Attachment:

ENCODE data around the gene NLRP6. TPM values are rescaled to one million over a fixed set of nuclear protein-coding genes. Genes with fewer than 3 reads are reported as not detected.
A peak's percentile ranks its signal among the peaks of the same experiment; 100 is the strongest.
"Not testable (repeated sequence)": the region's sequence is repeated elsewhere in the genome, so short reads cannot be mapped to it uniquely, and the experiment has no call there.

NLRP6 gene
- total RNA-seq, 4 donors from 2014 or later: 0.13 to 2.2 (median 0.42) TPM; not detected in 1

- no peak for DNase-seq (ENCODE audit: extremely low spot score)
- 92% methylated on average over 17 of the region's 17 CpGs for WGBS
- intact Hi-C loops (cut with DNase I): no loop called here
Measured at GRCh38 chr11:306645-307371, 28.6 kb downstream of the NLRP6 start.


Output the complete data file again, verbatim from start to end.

ENCODE data around the gene NLRP6. TPM values are rescaled to one million over a fixed set of nuclear protein-coding genes. Genes with fewer than 3 reads are reported as not detected.
A peak's percentile ranks its signal among the peaks of the same experiment; 100 is the strongest.
"Not testable (repeated sequence)": the region's sequence is repeated elsewhere in the genome, so short reads cannot be mapped to it uniquely, and the experiment has no call there.

NLRP6 gene
- total RNA-seq, 4 donors from 2014 or later: 0.13 to 2.2 (median 0.42) TPM; not detected in 1

- no peak for DNase-seq (ENCODE audit: extremely low spot score)
- 92% methylated on average over 17 of the region's 17 CpGs for WGBS
- intact Hi-C loops (cut with DNase I): no loop called here
Measured at GRCh38 chr11:306645-307371, 28.6 kb downstream of the NLRP6 start.